One of Smith’s former employees sold his home in Dallas and moved onto a 45-foot sailboat in New Orleans, but Smith wanted a motor yacht. His two-engine boat has 600 horsepower and can travel as fast as 25 knots.

“I like to know if the wind isn’t blowing I can get somewhere,” he said.

Smith wishes he could keep himself in his boat year round, but the marina requires boats be removed from the water by Nov. 1.

Port Harbormaster Dennis Cherny said a handful of people live like Smith does each year. The city doesn’t require people to tell them they’re living on their boat and doesn’t charge them higher rates. Electricity and water are all included in the slip fees.

“We call it cheap waterfront property,” Cherny said.

Smith lives with his daughter during winter, aside from one week in January when he goes to Texas to check on his 2,000-acre ranch in Sierra Blanca, 200 miles south of El Paso, where he still has a house.

Living on a boat is one of many adventures for Smith, who has gone paragliding, is a pilot, does photography and is a licensed plumber and electrician.

“I’m someone who likes to do everything at least once,” he said.

He recently gave his Harley-Davidson to his son-in-law, but said he wishes he would have kept it to travel through Wisconsin’s scenic hills.

“When I get on it, I go from being 69 to 18, and that’s not good,” he said.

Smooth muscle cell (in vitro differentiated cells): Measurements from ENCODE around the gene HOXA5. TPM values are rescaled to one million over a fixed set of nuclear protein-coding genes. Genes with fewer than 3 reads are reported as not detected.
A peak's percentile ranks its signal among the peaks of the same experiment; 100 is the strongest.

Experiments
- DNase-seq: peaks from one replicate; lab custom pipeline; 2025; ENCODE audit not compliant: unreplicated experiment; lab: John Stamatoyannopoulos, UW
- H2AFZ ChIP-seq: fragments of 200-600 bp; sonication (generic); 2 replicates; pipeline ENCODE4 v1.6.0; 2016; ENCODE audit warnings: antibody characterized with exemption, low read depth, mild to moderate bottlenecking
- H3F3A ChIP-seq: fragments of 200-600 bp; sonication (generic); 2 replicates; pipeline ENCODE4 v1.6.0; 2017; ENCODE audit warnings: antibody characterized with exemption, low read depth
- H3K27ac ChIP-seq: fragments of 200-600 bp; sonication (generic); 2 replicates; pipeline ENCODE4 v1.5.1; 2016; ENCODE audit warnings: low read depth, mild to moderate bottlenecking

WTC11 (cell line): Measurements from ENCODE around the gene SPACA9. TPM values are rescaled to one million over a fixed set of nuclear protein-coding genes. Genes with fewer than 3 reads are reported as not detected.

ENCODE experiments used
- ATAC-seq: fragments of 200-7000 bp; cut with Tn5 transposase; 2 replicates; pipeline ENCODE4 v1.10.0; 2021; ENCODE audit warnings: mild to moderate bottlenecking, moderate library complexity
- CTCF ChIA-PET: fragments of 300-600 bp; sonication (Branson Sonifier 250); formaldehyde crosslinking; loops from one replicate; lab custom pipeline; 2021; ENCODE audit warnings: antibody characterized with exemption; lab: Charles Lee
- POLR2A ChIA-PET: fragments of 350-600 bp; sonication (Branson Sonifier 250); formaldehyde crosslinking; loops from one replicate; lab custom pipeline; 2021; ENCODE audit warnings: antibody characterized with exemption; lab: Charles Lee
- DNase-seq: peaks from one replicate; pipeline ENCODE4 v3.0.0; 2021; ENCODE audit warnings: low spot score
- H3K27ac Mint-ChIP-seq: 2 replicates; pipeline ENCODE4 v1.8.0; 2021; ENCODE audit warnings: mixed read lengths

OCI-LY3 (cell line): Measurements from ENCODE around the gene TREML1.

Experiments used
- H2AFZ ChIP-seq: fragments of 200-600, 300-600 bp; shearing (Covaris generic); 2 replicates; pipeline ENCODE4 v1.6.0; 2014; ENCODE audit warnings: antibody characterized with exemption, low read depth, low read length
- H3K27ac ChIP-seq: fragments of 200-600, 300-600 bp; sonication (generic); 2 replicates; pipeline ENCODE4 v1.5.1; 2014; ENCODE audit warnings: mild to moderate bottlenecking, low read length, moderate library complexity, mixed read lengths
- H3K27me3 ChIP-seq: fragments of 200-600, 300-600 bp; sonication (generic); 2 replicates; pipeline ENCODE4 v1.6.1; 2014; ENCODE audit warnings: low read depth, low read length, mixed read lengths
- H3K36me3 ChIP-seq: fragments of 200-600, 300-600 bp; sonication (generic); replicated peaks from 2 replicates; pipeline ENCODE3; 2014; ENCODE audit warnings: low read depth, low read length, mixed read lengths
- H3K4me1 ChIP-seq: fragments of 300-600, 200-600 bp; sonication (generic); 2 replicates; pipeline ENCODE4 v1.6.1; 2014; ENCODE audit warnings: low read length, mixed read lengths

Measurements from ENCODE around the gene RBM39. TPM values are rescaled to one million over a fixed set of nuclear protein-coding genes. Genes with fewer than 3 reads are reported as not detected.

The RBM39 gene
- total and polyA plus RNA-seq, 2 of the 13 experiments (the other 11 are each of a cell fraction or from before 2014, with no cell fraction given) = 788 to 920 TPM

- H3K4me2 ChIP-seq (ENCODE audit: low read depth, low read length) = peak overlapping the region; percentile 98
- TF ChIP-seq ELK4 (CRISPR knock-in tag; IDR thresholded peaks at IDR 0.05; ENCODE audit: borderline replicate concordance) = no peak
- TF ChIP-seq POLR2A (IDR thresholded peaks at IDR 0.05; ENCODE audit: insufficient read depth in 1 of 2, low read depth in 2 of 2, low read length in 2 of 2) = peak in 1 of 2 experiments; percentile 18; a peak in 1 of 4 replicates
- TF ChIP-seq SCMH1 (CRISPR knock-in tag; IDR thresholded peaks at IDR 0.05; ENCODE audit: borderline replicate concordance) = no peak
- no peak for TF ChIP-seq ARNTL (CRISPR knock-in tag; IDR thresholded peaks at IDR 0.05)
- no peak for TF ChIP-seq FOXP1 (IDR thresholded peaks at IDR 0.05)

Smith was born in Germany. His family history includes a story of his father rescuing his eventual mother from a bombed-out building after World War II.

Smith grew up going back and forth between the U.S. and Germany. When his grandchildren are on his boat he requires them to speak in German to be fluent in a second language and refresh his command of the language.

Smith earned an engineering degree from the University of Texas at El Paso and fell into a job designing hotels and banks across the world for a company called Hospitality Focused Solutions.

After retiring, Smith cared for his ailing mother in Texas for 12 years. She died two years ago, and Smith then decided to live on the water.

“I see no downside to living out here. You need to live life to the fullest,” he said.

The toughest part, he said, is getting on and off the boat with a bad knee and making the 100-yard walk to shore at 2 a.m. to take his two long-haired Chihuahuas out. The pair, each 15 years old, have been with him their entire lives. One fell into the water twice. Now Smith puts canine life jackets on them.

Smith hopes to take longer trips next summer after the pandemic subsides and more places reopen. He wants to try a monthslong voyage down the Mississippi River, up along the East Coast and through the St. Lawrence Seaway back to Port.



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Ozaukee Press

Wisconsin’s largest paid circulation community weekly newspaper. Serving Port Washington, Saukville, Grafton, Fredonia, Belgium, as well as Ozaukee County government. Locally owned and printed in Port Washington, Wisconsin.

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Port Washington, WI 53074